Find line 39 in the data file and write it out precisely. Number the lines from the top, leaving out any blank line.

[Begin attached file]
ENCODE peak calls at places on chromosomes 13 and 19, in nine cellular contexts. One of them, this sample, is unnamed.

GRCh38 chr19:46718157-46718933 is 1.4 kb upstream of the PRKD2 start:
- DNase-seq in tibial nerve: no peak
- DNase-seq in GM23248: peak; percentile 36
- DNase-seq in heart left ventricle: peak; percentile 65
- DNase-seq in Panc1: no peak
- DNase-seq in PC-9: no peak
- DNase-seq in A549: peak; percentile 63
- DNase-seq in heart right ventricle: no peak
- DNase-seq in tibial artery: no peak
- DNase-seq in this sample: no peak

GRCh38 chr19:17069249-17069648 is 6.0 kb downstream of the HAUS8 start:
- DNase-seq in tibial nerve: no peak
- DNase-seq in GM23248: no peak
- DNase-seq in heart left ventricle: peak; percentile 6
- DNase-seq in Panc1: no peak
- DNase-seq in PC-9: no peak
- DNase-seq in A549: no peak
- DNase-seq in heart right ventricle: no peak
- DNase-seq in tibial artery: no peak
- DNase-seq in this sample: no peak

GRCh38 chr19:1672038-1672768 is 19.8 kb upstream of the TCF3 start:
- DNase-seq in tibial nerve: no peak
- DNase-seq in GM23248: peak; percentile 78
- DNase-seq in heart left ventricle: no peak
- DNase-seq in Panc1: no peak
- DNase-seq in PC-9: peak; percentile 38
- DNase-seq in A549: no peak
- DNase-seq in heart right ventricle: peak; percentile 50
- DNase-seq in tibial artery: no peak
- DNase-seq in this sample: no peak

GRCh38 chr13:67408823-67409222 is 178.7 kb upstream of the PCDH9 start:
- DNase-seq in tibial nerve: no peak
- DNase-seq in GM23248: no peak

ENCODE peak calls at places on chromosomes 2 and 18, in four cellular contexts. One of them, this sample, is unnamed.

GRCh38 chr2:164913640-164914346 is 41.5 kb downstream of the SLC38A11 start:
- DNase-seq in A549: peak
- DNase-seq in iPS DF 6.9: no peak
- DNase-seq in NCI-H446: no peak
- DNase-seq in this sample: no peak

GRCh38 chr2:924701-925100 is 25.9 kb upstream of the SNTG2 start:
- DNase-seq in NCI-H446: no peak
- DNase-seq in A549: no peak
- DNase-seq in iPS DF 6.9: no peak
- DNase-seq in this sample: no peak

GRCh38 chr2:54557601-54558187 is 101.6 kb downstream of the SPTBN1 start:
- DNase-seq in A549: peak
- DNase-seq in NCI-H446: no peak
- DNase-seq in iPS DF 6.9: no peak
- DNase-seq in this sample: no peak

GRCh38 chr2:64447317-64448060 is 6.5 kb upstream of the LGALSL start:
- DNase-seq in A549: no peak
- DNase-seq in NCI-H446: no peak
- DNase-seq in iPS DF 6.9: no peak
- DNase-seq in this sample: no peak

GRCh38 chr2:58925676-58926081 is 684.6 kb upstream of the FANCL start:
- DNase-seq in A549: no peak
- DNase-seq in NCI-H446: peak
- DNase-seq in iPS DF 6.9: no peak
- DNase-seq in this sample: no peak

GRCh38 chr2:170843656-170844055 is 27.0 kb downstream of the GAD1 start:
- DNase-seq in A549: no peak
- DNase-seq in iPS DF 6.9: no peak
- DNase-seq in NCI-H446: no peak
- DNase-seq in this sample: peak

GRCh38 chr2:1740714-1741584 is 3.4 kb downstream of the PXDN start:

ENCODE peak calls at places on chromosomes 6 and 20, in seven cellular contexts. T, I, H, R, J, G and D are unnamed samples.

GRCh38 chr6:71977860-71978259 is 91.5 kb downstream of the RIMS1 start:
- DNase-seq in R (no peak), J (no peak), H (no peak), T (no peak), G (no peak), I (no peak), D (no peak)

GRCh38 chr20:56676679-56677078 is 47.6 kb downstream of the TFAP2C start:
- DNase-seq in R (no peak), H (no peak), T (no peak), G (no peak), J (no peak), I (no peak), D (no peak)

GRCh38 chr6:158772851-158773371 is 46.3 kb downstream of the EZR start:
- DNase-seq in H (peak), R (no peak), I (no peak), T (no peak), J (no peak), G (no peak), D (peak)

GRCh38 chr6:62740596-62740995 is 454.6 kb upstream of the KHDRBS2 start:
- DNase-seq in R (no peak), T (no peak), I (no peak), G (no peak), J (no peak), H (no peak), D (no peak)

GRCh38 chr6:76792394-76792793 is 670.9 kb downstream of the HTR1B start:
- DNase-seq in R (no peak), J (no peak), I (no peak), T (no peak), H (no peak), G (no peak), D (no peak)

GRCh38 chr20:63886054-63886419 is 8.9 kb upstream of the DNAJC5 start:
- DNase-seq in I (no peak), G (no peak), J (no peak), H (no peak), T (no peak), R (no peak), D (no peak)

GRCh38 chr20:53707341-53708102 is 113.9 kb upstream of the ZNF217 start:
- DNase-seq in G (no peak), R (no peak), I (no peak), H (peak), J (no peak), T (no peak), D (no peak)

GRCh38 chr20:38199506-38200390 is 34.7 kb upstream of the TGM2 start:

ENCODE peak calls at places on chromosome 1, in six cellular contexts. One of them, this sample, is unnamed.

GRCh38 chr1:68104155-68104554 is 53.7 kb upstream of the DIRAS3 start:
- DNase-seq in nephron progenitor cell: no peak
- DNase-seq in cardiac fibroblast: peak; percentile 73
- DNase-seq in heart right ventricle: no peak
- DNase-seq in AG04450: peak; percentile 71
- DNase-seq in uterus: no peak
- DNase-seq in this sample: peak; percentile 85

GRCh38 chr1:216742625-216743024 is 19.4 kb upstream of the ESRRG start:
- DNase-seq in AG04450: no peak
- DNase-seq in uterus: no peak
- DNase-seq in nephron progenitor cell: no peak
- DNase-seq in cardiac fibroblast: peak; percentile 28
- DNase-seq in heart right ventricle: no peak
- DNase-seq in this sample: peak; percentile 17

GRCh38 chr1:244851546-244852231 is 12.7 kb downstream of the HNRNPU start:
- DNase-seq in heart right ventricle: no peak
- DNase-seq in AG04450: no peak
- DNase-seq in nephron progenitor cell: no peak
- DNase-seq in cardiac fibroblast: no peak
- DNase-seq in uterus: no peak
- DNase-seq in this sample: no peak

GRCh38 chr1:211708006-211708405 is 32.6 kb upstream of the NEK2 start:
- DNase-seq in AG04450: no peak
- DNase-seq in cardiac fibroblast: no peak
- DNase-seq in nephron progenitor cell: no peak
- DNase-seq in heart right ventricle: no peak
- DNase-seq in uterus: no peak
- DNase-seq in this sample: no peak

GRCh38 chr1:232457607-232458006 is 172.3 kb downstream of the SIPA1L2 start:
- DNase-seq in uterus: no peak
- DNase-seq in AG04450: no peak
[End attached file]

- DNase-seq in NCI-H446: no peak